Brazil and its political prisoners, contemporary dictatorship and military police

RIO DE JANEIRO – On Tuesday, 15 October, 2013, more than 200 protestors were arrested by the Rio de Janeiro state Military Police, as part of the continuing criminalization of social movements in the city. Those arrested were sent in small groups to over 10 different police stations, with the clear objective of impeding their access to legal assistance.

On Monday, 21 October, the Brazilian Judiciary denied a motion for the release of activists Victor Ribeiro and Daniela Soledad. The defense’s arguments were not heard; instead, judges relied on the presumed veracity of the testimony of the arresting officers of the Rio de Janeiro state Military Police. The officers’ testimony simply holds that Ribeiro and Soledad were in close proximity to a group that allegedly set fire to a personnel cabin near a bus stop. Neither Ribeiro nor Soledad has been identified as an arsonist, and when arrested, police did not find any incriminating objects (such as fuel or matches) on either of their persons.

The motion for the activists’ release includes complete documentation of their places of residence and work, as well as proof of that each lacks a criminal record. Under Brazilian law, this should be sufficient for their temporary release. Yet the judge responsible for their case ordered the activists held in preventive imprisonment, “so as to guarantee the preservation of public order.”

It is important to emphasize that preventive imprisonment is used in cases where there is clear evidence that the defendants prevent a flight risk or threaten to somehow impede the judicial process. For example, preventive imprisonment was declared recently for the Military Police officers under investigation for the torture, disappearance, and presumed murder of favela resident Amarildo de Souza, as these officers were accused of coercing witnesses. In the cases of Victor Ribeiro and Daniela Soledad, however, nothing other than an abstract concept of “public order” suggests that either would attempt to interfere with the judicial process.

Lawyers with the Institute of Human Rights Defenders (DDH) presented a Habeas Corpus brief on Tuesday, 22 October.

Victor Ribeiro is a documentary filmmaker whose most recent production, “Distopia 021,” denounces government abuses in the revitalization of Rio de Janeiro’s port district in anticipation of international mega-events. The film (in Portuguese) can be seen here:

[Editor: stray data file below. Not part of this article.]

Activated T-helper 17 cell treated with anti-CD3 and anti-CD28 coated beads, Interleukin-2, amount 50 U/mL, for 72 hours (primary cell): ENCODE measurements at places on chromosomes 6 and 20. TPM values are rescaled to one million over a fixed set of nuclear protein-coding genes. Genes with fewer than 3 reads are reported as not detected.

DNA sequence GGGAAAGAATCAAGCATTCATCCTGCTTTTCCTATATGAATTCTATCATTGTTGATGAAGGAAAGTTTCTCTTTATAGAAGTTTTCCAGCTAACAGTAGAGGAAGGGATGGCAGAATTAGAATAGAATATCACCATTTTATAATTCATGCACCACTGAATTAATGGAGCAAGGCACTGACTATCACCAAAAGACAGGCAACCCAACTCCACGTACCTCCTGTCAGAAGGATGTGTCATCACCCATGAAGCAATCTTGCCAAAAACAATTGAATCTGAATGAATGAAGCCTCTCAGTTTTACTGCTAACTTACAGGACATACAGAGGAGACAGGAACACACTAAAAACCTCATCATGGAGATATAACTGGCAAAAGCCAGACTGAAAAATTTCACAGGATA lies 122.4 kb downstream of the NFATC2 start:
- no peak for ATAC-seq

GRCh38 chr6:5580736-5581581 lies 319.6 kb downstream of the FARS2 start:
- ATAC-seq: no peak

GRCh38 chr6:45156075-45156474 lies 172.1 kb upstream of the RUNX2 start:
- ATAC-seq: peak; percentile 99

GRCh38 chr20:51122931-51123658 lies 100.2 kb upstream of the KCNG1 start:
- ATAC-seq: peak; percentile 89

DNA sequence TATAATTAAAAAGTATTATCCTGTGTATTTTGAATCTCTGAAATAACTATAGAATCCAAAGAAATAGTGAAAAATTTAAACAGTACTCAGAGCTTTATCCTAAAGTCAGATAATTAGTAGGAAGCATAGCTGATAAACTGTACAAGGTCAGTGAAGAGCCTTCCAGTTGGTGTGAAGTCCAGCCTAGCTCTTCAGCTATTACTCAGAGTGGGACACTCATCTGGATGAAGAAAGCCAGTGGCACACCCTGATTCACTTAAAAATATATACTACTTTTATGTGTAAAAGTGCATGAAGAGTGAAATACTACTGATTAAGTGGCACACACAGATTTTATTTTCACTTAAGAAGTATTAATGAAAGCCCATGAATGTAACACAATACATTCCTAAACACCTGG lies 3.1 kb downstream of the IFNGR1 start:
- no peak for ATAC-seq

[obs. i did not write this, am just spreading what i believe to be important to be known worldwide. it's getting tough here with the world cup coming..]


To comment, please create a Memefest account, it will take you only 2 minutes! Login here if you already have one.


10 years, 7 months

Thank you Ines. We had very similar reactions to civic protest from the police last year, many where held in prison without holding any evidence against them. It is important to see these paraleles in the struggle and learn from each other. Best regards Vida

10 years, 7 months

thanks vida for the reply, and for all the support received. our intention was to spread this around as much as possible as means to reach justice.

victor and soledad are now free due to an habeas corpus, but there are still at least two others still imprisoned. none will be forgotten. this growing criminalization of social movements and the way brazil's military police behaves on each protest, treating protesters as bandits and responding with violence (against citizens!) is the major issue we have to deal with in our civilian life nowadays. the mere attempt to claim for basic rights such as habitation, transportation and education is treated as 'distubance of public order' and 'vandalism'. our police is long-term known for not properly defending most citizens, but instead threatening them, and it is something out of control. what's happening now is that what the poorest communities deal with everyday is reaching the population as a whole. to the government, it seems like quiet citizens are good citizens. quietly losing rights and access to everything.

vida, do you mean you had political prisoners in slovenia or australia? it's indeed important to know what's happening around, and to support each other.

strength, justice and joy to us all.

and lots of creativity to deal with political insanities.